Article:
Editor’s Comment: Some “independent” source on GMOs, huh? The game is clearly rigged, and the system will do anything to keep consumers stumbling around in the dark.
by Cassius Methyl
In January of 2015, a Freedom of Information Act (FOIA) request filed by Oakland organization U.S. Right to Know requested email records between academics, scientists, and representatives of Big Agriculture.
The FOIA requests were sent to 14 scientists at four public universities, requesting information on communications and email records.
The FOIA findings included communications of well-known, staunch proponents of GM crops like Kevin Folta, a professor and chairman of the Horticultural Sciences Department at the University of Gainesville, who received a $25,000 grant from Monsanto. The emails reveal the funds could “be used at [his] discretion in support of [his] research and outreach projects”.
About 4,600 pages of emails, among other records, were obtained from Folta.
According to the communications, the ties between allegedly objective scientists and Big Agriculture run deep. According to Nature Magazine,
“The documents show that Monsanto paid for Folta’s travel to speak to US students, farmers, politicians and the media. Other industry contacts occasionally sent him suggested responses to common questions about GM organisms.”
While it’s not uncommon for scientists to receive corporate funding through grants, these revelations are troublesome because Folta is regularly sold to the public as an “independent” authority on GMOs. In fact, the biotech industry-funded site, GMOanswers.com — which seeks to dispel myths about the dangers of GM foods and pesticides — has still not disclosed Folta’s financial ties to Monsanto.
According to an article from Nature Magazine, U.S. Right to Know is “probing what it sees as collusion between the agricultural biotechnology industry and academics who study science, economics and communication.”
In layman’s terms, the organization is made up of ordinary people who seek to make corruption transparent and obliterate illusions of objectivity.
Executive director of U.S. Right to Know, Gary Ruskin, said one of the reasons the organization made the requests is that “The agri-chemical industry has spent $100 million dollars in a massive public relations campaign.The public has the right to know the dynamics.”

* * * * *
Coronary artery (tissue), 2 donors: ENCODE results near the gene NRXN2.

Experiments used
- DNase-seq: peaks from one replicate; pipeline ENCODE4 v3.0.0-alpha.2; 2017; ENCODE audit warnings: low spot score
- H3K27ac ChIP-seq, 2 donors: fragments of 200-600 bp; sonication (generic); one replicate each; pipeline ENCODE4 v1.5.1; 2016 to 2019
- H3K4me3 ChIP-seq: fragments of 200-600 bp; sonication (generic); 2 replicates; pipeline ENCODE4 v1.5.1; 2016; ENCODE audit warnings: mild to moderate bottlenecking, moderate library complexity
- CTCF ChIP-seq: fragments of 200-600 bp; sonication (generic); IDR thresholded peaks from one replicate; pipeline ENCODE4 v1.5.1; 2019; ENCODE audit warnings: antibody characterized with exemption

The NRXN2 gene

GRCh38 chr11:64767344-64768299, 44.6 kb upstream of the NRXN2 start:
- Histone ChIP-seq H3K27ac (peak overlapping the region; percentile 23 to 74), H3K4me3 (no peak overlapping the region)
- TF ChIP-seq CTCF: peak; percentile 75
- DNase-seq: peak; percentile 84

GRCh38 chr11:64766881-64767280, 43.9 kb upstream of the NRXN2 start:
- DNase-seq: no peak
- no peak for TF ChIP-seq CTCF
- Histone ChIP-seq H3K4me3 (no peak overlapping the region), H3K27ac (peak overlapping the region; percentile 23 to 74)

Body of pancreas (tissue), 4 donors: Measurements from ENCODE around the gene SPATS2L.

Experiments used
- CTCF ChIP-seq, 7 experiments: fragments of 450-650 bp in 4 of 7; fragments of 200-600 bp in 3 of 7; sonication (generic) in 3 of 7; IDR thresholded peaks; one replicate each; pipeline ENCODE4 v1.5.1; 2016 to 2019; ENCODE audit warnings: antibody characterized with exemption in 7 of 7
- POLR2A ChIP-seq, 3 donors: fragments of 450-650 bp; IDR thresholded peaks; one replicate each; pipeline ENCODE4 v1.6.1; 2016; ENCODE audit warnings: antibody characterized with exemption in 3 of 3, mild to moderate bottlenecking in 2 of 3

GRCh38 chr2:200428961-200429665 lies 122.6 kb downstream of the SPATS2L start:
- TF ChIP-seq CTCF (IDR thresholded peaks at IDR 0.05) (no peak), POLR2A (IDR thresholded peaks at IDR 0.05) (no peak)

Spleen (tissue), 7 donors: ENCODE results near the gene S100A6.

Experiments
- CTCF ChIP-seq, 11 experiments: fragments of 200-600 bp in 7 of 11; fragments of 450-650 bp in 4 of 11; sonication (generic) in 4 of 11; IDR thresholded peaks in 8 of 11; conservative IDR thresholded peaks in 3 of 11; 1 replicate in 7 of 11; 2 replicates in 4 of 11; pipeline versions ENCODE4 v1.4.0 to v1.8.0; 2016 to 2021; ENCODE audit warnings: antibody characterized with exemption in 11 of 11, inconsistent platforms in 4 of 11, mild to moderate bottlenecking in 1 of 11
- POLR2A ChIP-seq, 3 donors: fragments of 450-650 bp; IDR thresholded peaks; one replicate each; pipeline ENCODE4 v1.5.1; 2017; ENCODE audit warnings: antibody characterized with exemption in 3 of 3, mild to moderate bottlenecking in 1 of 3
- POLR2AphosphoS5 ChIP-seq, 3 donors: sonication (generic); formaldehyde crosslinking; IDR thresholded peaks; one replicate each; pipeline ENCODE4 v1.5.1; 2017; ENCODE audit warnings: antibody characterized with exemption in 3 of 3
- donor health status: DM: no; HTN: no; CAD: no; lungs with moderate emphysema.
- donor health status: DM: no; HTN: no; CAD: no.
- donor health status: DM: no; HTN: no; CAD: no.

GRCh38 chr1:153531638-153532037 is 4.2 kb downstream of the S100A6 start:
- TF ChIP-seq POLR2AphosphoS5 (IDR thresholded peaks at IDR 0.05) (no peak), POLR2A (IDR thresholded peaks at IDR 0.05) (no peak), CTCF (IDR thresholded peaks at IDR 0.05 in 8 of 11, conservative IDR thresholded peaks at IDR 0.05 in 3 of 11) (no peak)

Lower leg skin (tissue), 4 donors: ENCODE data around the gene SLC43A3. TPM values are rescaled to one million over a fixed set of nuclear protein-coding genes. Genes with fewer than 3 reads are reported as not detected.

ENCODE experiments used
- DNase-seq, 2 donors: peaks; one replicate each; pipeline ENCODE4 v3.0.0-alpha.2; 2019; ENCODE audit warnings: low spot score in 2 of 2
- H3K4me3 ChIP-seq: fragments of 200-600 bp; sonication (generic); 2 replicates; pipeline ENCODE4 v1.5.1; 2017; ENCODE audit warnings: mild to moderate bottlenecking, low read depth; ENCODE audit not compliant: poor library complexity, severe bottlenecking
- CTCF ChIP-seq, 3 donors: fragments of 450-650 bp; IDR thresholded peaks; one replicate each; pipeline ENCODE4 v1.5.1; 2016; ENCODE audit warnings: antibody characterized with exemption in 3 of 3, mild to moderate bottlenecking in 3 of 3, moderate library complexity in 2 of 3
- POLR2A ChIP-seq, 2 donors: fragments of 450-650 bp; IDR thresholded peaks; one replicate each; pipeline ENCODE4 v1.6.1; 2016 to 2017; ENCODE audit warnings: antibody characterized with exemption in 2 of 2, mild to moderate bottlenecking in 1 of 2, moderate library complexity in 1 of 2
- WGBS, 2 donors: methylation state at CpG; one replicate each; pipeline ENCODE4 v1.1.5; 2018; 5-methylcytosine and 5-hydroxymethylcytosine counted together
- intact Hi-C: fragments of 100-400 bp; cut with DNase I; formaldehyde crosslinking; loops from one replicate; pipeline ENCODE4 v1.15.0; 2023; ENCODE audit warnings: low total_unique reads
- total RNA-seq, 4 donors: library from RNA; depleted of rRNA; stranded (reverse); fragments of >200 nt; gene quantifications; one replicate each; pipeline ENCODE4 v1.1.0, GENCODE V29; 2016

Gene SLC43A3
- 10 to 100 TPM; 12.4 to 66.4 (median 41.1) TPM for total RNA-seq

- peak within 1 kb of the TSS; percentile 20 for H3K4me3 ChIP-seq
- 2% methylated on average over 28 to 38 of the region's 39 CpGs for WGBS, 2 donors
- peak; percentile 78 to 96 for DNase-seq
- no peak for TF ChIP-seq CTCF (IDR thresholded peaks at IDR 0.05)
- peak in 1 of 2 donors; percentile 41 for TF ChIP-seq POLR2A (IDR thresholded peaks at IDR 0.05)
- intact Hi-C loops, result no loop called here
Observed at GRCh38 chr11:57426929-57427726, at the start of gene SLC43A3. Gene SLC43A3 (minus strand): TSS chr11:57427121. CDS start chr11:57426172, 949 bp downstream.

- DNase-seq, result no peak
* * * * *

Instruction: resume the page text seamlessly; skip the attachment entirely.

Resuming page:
It looks like the FOIA targets are doing everything they can to avoid revealing information. According to Wired, “Legal teams at the universities—Nebraska, University of Florida, UC Davis, and the University of Illinois—are currently evaluating the situation, but some scientists have already spoken out against the FOIA request.”
FOIA requests might be one of the greatest threats to corruption and revolving door politics, which explains why those who oppose transparency are doing everything they can to prevent them.
“Open records requests are increasingly being used to harass and intimidate scientists and other academic researchers, or to disrupt and delay their work,” a report from The Union of Concerned Scientists claims.
“Academic institutions and other involved parties need to be prepared to respond to these requests in a way that protects the privacy and academic freedom of researchers while complying with the law and respecting the public’s right to information.”
Kevin Folta did what he could to avoid blame, saying, “I’m just a teacher, trying to distill a controversial literature for the general public.”
“I turned over everything [requested by the FOIAs] immediately,” he said.
There is no such thing as objective science when a researcher receives tens of thousands of dollars from the GM producers themselves, then goes on to promote their financiers’ products. Corporate collusion between government bureaucracies and educational institutions has become a serious issue in the U.S. that has corrupted objectivity in nearly every sector of American life.
If there is corruption in our society that you wish to make transparent, you can file your own Freedom of Information Act request, just like U.S. Right to Know did.